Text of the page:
The Sefel set offers an unusual emphasis on music written during the years 1903-05, a period that precedes any of Bartók’s works that are generally well-known. Several works of considerable length and ambition date from this time, however: the patriotic symphonic poem Kossuth (1903) and the two Suites for orchestra (composed mostly in 1905). Included on Fricsay’s set is the Rhapsodyfor piano and orchestra, which also dates from this period (1904). Those unfamiliar with any of these works are likely to be quite surprised by their adherence to a conventional 19th-century idiom, in which a chief ingredient is the ersatz Hungarian gypsy style familiar from Liszt and Brahms, inflated by a florid instrumental style borrowed from Strauss. Unlike the early works of many well-known composers, these pieces have little distinctive merit in their own right.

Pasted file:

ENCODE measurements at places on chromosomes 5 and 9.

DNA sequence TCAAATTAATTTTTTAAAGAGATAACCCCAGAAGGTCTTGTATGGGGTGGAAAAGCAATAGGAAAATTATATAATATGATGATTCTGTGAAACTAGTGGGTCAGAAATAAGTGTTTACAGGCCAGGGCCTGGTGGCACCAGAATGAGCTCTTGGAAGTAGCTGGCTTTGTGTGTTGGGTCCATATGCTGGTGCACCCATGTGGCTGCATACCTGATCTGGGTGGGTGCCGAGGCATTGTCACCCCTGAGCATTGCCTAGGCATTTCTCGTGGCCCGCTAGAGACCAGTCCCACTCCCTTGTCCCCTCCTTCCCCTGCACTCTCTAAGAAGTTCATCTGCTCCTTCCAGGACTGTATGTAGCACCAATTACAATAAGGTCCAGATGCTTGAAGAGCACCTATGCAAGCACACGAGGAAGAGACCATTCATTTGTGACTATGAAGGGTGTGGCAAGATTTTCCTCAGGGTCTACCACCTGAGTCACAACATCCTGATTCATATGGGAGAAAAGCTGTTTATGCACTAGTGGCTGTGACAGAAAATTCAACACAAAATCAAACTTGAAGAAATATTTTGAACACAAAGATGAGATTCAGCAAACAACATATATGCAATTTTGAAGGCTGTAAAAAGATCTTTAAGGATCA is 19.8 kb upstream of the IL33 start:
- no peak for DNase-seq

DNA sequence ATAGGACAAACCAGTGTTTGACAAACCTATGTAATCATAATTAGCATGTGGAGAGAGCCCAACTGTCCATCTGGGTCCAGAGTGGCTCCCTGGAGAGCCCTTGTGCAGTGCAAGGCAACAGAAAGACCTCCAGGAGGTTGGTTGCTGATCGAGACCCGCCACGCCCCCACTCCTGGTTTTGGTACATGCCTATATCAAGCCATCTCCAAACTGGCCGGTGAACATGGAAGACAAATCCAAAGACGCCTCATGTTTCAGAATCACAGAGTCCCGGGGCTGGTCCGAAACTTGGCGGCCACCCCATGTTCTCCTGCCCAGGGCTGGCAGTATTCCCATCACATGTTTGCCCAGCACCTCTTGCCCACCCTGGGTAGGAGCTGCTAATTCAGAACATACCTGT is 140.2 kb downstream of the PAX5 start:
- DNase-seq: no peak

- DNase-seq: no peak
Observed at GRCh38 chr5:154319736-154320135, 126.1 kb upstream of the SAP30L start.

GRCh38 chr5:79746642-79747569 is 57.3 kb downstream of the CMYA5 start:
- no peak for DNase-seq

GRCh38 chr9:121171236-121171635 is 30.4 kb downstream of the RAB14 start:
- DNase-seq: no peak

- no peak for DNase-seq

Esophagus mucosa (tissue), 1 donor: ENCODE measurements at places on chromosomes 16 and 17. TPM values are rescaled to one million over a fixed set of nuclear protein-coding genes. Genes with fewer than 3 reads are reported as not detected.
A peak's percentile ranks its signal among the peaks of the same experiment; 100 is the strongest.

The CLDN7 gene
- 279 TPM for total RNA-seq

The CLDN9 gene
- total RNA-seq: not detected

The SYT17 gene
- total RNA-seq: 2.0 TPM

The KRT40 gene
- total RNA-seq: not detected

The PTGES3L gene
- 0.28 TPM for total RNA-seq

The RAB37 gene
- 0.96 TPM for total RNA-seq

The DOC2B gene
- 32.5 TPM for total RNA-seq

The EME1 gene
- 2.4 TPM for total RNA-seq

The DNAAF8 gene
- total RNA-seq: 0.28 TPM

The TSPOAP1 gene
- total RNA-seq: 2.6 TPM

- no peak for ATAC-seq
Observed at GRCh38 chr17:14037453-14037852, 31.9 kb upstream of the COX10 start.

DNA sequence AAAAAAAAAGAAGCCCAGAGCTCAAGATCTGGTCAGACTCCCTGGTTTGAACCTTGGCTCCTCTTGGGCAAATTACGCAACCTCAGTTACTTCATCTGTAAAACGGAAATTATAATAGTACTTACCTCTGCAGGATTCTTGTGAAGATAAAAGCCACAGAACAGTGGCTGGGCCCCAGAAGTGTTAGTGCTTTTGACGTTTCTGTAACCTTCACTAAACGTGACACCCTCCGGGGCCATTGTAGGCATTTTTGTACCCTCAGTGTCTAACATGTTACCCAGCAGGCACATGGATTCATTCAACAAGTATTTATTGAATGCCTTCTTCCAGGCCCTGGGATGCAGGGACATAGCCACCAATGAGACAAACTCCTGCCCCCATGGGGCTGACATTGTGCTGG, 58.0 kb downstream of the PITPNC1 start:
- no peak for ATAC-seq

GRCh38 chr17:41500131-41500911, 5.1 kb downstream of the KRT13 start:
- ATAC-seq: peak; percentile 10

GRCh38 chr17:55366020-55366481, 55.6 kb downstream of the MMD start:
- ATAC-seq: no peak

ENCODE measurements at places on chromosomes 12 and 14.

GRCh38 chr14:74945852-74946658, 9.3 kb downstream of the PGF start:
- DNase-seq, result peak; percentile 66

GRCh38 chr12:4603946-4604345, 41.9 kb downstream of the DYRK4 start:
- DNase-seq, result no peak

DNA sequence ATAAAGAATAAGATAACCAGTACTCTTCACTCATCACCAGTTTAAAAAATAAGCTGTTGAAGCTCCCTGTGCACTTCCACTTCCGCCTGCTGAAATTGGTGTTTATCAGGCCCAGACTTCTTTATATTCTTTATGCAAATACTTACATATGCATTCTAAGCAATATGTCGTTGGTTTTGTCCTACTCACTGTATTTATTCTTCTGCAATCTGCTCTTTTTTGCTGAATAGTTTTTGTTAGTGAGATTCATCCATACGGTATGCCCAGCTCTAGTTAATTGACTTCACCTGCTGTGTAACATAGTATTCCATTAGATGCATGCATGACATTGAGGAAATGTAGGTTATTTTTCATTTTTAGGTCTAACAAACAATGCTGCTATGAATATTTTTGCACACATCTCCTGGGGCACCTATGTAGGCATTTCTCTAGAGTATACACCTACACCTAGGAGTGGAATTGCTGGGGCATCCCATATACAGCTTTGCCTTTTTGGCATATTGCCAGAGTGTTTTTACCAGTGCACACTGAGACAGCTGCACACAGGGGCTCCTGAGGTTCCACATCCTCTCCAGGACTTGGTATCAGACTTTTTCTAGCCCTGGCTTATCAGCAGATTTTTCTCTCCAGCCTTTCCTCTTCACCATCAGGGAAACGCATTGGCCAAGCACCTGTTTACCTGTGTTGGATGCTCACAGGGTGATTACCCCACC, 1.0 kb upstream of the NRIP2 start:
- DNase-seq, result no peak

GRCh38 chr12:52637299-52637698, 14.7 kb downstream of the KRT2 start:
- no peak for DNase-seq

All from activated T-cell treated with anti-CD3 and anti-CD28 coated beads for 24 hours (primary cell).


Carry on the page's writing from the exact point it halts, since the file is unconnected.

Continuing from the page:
Kossuth, Bartók’s first completed orchestral work, was written to commemorate-a re­vered Hungarian revolutionary leader. The work brought tremendous success to the young composer—more for nationalistic than for musical reasons. Today Kossuth retains a certain historical interest, and its episodic succession of heroic and tragic bombast is not more or less effective than dozens of other commemorative pieces of this kind. There are some curi­ous moments suggestive of the opening of Mahler’s Third Symphony, some attractive har­monic touches, and some credible excitement. But the work is basically on the order of the 1812 Overture.